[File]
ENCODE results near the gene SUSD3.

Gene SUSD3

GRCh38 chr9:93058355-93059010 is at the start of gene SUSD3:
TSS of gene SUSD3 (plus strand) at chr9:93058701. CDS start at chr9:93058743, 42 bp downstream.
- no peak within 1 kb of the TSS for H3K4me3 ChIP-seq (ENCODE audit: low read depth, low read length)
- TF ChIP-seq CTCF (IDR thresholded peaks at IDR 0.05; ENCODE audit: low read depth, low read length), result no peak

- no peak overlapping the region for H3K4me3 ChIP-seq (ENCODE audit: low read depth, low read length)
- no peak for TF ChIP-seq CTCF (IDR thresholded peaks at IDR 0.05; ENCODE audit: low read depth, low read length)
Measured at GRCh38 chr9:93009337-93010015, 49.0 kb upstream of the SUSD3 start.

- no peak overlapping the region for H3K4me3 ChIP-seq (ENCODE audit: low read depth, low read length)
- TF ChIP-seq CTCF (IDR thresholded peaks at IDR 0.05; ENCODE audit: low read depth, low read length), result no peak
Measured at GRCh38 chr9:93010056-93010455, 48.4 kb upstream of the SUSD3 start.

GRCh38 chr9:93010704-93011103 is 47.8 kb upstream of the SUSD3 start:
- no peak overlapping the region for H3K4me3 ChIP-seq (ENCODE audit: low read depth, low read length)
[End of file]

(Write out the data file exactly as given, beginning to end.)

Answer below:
ENCODE results near the gene SUSD3.

Gene SUSD3

GRCh38 chr9:93058355-93059010 is at the start of gene SUSD3:
TSS of gene SUSD3 (plus strand) at chr9:93058701. CDS start at chr9:93058743, 42 bp downstream.
- no peak within 1 kb of the TSS for H3K4me3 ChIP-seq (ENCODE audit: low read depth, low read length)
- TF ChIP-seq CTCF (IDR thresholded peaks at IDR 0.05; ENCODE audit: low read depth, low read length), result no peak

- no peak overlapping the region for H3K4me3 ChIP-seq (ENCODE audit: low read depth, low read length)
- no peak for TF ChIP-seq CTCF (IDR thresholded peaks at IDR 0.05; ENCODE audit: low read depth, low read length)
Measured at GRCh38 chr9:93009337-93010015, 49.0 kb upstream of the SUSD3 start.

- no peak overlapping the region for H3K4me3 ChIP-seq (ENCODE audit: low read depth, low read length)
- TF ChIP-seq CTCF (IDR thresholded peaks at IDR 0.05; ENCODE audit: low read depth, low read length), result no peak
Measured at GRCh38 chr9:93010056-93010455, 48.4 kb upstream of the SUSD3 start.

GRCh38 chr9:93010704-93011103 is 47.8 kb upstream of the SUSD3 start:
- no peak overlapping the region for H3K4me3 ChIP-seq (ENCODE audit: low read depth, low read length)